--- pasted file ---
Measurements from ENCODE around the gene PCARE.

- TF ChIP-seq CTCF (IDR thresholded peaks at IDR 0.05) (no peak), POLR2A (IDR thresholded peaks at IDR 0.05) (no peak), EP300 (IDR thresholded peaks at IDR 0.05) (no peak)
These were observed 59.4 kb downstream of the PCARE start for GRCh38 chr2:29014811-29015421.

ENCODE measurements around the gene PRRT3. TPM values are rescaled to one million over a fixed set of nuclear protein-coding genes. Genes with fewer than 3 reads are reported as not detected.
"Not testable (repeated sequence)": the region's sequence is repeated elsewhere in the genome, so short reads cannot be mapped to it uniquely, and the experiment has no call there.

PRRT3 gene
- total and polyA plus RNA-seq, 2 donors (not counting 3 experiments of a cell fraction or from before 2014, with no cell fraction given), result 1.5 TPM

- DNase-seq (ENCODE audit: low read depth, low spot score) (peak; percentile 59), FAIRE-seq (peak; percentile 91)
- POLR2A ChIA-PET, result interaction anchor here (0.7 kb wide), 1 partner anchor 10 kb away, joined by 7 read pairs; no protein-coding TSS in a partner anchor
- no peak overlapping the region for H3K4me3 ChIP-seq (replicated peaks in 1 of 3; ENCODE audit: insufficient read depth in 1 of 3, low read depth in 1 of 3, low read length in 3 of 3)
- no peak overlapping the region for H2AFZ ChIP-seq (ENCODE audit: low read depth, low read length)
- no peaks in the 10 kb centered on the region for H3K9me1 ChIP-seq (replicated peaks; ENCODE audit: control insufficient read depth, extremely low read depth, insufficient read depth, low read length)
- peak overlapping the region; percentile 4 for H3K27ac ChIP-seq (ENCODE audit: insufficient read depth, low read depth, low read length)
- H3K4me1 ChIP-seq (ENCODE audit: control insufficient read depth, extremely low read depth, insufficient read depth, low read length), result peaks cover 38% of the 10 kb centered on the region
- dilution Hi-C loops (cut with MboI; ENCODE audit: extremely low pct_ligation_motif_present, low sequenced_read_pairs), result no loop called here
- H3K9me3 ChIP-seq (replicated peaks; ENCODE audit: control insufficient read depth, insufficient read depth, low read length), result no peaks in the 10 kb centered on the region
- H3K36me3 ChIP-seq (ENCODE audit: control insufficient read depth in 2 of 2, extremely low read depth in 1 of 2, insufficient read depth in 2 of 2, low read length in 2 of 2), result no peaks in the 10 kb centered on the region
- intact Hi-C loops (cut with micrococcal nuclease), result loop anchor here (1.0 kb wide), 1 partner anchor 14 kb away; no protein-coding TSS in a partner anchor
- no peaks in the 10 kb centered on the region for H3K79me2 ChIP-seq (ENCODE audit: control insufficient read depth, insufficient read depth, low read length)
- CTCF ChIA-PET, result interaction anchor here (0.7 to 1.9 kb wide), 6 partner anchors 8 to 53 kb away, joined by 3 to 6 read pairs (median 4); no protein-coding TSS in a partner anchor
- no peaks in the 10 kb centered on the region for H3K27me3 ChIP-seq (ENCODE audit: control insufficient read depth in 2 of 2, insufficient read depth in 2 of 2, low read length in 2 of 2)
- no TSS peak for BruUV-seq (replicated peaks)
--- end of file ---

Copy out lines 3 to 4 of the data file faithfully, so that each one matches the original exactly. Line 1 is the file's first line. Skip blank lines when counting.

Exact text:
These were observed 59.4 kb downstream of the PCARE start for GRCh38 chr2:29014811-29015421.

ENCODE measurements around the gene PRRT3. TPM values are rescaled to one million over a fixed set of nuclear protein-coding genes. Genes with fewer than 3 reads are reported as not detected.